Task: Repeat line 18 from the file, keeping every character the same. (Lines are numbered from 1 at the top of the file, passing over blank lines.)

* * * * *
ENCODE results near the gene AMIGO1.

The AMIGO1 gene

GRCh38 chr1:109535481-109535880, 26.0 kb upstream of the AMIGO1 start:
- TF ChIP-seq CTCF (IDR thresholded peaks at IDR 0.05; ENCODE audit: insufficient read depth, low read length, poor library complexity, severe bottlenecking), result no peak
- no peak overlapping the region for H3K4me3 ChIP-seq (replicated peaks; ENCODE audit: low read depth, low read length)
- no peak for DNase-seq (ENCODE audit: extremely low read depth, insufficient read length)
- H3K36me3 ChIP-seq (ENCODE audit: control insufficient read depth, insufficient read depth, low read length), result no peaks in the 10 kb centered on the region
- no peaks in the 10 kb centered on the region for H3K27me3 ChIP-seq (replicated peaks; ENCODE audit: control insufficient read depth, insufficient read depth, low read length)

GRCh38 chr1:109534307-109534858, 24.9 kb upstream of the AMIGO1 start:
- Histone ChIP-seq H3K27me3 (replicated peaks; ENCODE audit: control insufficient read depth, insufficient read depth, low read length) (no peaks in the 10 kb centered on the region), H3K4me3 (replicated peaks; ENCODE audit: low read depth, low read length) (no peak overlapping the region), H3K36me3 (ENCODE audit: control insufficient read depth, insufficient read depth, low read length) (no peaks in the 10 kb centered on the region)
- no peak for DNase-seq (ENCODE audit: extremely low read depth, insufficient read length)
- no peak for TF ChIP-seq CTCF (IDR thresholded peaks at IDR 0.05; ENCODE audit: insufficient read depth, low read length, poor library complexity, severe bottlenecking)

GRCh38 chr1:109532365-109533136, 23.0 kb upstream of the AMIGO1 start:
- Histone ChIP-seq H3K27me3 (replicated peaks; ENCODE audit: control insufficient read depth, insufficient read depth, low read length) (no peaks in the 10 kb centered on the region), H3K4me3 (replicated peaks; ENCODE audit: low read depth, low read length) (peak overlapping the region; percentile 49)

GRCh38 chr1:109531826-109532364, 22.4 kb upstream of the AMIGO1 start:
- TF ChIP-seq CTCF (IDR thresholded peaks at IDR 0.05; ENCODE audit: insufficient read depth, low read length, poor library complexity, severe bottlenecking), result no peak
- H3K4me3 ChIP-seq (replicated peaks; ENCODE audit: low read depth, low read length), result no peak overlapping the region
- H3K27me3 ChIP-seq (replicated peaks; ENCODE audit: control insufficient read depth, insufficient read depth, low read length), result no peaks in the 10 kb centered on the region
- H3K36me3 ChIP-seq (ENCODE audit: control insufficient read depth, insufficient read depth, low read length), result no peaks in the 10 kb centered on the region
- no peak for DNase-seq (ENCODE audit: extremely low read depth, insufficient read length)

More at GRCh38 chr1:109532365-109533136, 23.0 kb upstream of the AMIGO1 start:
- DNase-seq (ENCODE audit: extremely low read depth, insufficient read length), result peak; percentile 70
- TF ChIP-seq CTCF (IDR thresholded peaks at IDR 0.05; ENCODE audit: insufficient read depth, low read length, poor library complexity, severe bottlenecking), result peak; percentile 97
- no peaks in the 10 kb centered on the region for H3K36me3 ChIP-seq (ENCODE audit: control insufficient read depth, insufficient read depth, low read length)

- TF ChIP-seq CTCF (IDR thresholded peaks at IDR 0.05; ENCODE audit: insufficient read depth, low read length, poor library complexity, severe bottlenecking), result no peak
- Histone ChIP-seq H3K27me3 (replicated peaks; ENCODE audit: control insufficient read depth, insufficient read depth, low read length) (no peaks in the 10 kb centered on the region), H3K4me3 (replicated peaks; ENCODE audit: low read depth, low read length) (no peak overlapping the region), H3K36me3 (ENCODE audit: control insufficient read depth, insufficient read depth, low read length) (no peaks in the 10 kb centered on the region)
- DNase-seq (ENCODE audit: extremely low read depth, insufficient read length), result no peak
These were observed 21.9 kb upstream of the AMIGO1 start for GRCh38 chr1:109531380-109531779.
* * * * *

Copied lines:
- H3K27me3 ChIP-seq (replicated peaks; ENCODE audit: control insufficient read depth, insufficient read depth, low read length), result no peaks in the 10 kb centered on the region